Career Development Planning

  1. Shh. It’s a Secret. Don’t Tell Anyone

    shutterstock_82765252_v2By: Jose Lopez, Knowledge Manager, Succession and Career Development

    One of the key challenges in implementing a Succession strategy focuses on the notion of transparency.  The key challenge is to determine how much you as an organization will want for succession candidates to know about the process and outcomes of such a process.  For some organizations this is well defined, but for many this can be a rather delicate situation and one that needs to be clearly thought out.  The answer for your organization may orientate around your company culture and the cultural implications that can arise whether you choose to be very open about the process or remain very private.

    Succession Management and Career Development planning processes are designed to work together.  I’ve seen organizations who make the connection between these two critical talent management processes are very successful in their overall management of the complete Succession Management lifecycle.

    Over the years I’ve worked with customers that span different ends of the spectrum.  On one extreme, I once had a customer who made it very clear from the very beginning that Succession information was very private and if such information leaked out, this would kill the project.  While I understood why such a strategy was very important for this customer and the implementation followed suite, it was hard not to ask the following:  If Succession candidates are not informed that they are high potential, or being considered for a future position, how will they…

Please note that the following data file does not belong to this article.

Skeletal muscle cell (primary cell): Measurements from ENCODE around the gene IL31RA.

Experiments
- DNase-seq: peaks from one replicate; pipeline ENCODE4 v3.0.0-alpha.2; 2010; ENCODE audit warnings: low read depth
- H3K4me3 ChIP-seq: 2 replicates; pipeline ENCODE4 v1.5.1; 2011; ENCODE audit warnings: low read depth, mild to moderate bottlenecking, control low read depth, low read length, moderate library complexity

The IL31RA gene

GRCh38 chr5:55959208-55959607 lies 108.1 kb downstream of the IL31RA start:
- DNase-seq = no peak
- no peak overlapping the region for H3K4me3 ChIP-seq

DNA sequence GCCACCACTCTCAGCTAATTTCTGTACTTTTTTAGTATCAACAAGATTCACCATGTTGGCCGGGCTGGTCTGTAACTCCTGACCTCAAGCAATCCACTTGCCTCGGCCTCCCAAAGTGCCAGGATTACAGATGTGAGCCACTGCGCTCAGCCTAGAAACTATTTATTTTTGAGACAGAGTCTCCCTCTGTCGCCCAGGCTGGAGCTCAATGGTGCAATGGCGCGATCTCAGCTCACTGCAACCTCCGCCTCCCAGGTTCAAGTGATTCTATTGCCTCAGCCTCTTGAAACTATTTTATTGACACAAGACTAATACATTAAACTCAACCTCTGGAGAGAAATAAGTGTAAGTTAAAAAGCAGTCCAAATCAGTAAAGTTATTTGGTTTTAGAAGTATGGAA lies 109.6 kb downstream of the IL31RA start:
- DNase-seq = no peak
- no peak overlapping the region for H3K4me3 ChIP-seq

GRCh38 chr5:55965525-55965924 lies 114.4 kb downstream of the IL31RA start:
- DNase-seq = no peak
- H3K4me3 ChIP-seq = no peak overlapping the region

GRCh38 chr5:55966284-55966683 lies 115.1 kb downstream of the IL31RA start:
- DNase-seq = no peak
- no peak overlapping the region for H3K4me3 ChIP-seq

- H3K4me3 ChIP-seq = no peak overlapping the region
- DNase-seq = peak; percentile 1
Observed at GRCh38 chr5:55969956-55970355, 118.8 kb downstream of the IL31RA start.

• Get feedback on specific competency and skill gaps for targeted roles?
    • Create a robust development plan with appropriate developmental experiences?
    • Not be looking for other career opportunities?

    As employees, it’s no secret that we want to be informed as to where we stand in an organization and how we may be perceived by others.   For organizations that may be struggling with how transparent you should be, the following are some process recommendations to consider:

    • Be clear about the purpose, process, and outcomes of succession planning for all participants.
    • All employees should have opportunities to discuss their career aspirations.
    • High-potential employees need to know they are valued and seen as having potential for future roles.
    • Talent reviews should produce specific development planning recommendations.
    • Set clear expectation with managers about confidentiality of
      Talent Review discussions.
    • Respect and challenge culture and tradition.

    In summary, I’ve found that many organizations invest a great deal of time into building succession plans, but do not adequately engage employees in career development discussions.  As you think about your strategy, there is no harm in determining as to whether your organization is being too private. Most engagement/employee surveys specifically ask about career opportunities which can be driven by a strong succession program.

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